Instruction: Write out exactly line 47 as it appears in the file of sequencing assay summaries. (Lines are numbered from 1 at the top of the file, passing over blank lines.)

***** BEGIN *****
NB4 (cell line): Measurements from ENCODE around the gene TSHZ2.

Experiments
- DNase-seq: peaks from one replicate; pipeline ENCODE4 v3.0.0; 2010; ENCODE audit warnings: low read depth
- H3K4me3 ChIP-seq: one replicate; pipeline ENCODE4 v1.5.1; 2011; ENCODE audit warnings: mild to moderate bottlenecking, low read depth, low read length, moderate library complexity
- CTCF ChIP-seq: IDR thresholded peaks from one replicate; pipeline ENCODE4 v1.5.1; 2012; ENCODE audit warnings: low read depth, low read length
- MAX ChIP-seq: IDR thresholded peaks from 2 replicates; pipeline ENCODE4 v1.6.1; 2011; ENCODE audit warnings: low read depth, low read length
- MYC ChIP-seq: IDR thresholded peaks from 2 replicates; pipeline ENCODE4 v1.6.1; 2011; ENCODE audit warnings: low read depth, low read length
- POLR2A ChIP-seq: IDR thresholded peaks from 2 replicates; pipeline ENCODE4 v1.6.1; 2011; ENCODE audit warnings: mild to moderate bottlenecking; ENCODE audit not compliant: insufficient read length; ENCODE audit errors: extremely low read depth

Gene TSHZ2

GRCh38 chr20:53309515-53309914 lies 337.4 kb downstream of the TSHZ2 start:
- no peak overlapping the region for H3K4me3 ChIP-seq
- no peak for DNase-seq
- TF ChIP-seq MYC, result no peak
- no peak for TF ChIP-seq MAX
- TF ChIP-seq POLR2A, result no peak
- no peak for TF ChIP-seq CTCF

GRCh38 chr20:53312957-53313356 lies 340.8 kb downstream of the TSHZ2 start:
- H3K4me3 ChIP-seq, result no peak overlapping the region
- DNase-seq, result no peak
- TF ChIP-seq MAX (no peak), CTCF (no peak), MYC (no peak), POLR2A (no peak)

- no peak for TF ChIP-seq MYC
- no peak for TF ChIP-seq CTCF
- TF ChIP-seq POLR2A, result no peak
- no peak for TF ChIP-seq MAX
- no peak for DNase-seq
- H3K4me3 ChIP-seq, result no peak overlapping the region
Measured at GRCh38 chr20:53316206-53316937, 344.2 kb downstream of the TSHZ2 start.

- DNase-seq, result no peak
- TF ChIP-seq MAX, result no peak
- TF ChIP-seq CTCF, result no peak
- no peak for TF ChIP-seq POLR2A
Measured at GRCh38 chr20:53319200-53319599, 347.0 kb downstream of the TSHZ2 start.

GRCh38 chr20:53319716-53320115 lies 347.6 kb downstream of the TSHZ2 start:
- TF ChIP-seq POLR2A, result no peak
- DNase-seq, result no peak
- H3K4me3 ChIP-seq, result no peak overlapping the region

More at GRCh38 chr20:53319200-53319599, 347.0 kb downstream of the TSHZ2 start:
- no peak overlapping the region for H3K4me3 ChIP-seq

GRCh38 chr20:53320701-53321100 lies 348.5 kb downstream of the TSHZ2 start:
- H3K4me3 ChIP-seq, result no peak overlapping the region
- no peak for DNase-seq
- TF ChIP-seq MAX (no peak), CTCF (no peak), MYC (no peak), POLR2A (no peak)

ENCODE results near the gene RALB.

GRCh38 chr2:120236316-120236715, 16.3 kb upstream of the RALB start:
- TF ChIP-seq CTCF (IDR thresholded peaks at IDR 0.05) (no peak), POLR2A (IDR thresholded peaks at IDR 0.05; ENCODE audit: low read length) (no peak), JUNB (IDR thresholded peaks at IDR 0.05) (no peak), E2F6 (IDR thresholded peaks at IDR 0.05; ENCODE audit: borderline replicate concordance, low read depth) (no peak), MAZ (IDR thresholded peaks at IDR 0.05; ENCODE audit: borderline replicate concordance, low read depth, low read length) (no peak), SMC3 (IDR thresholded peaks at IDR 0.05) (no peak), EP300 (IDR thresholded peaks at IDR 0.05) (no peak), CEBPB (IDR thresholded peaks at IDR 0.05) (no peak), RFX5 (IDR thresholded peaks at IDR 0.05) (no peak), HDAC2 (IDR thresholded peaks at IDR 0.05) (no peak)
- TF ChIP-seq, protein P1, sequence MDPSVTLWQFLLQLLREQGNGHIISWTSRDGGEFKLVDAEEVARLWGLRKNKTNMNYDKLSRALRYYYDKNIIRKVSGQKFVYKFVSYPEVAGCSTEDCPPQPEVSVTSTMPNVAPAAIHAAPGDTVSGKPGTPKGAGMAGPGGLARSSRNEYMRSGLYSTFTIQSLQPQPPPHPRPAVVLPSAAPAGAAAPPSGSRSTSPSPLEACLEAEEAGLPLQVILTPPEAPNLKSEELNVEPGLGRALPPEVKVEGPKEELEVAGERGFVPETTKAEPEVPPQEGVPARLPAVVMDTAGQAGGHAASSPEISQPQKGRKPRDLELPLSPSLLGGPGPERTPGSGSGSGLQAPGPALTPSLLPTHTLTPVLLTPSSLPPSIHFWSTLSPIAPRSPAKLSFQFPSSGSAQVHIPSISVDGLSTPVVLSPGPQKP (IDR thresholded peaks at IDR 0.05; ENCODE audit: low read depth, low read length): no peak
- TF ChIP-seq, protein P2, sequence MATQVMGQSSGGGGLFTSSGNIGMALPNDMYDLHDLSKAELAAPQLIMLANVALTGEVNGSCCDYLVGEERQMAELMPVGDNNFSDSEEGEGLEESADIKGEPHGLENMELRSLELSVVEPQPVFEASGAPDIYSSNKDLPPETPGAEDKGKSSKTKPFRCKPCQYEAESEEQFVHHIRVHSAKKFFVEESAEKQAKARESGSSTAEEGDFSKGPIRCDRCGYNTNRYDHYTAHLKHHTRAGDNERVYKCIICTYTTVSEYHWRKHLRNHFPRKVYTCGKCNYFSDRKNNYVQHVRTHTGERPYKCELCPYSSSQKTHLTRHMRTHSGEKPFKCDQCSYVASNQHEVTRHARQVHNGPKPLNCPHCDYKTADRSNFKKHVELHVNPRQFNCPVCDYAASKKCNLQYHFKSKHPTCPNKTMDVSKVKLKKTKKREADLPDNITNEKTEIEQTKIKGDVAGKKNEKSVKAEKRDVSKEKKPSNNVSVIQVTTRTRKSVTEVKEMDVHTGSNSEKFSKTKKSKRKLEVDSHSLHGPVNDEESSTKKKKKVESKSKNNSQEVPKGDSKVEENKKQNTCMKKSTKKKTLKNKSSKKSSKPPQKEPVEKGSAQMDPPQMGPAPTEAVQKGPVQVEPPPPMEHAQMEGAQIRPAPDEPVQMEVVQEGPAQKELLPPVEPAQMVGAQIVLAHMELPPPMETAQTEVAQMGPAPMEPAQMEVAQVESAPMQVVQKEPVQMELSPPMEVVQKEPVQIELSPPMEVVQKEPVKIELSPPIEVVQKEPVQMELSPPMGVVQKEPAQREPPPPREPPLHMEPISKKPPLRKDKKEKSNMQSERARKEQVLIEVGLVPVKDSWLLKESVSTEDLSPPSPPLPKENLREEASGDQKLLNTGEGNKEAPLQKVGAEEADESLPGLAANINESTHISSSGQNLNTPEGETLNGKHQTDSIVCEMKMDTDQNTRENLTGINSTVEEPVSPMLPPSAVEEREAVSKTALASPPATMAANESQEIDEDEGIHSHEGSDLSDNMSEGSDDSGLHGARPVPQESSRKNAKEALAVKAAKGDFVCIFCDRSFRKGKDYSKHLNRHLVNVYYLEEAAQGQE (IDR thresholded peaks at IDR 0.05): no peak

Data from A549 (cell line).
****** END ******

- TF ChIP-seq, protein P2, sequence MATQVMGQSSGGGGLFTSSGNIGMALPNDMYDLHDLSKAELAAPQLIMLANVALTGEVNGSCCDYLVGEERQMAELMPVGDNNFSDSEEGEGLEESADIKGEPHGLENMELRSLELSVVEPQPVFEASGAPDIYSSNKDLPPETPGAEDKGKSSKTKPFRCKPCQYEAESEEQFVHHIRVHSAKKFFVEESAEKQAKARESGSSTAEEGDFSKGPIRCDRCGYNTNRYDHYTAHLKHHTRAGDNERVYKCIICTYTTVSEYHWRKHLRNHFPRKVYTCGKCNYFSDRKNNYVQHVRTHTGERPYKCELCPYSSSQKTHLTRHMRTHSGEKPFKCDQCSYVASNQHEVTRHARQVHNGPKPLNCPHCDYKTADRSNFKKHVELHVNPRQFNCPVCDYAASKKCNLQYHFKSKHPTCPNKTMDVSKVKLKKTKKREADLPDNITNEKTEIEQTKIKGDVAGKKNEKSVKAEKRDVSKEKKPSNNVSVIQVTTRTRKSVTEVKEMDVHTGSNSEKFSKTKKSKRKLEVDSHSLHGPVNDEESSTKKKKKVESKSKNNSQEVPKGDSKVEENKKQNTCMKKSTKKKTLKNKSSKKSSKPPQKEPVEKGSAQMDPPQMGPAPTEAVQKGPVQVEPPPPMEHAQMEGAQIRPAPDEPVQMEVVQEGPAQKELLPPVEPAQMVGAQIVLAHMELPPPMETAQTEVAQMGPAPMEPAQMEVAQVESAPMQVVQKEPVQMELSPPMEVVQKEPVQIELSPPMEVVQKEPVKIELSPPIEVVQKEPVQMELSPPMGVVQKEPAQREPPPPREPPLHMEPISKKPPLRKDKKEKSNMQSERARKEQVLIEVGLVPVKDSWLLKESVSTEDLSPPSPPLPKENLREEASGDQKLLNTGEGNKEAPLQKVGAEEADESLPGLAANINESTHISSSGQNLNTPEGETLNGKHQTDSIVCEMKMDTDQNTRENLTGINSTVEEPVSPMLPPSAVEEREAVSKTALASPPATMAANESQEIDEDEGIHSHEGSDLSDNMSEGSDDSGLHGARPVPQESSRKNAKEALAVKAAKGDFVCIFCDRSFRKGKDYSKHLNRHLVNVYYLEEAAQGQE (IDR thresholded peaks at IDR 0.05): no peak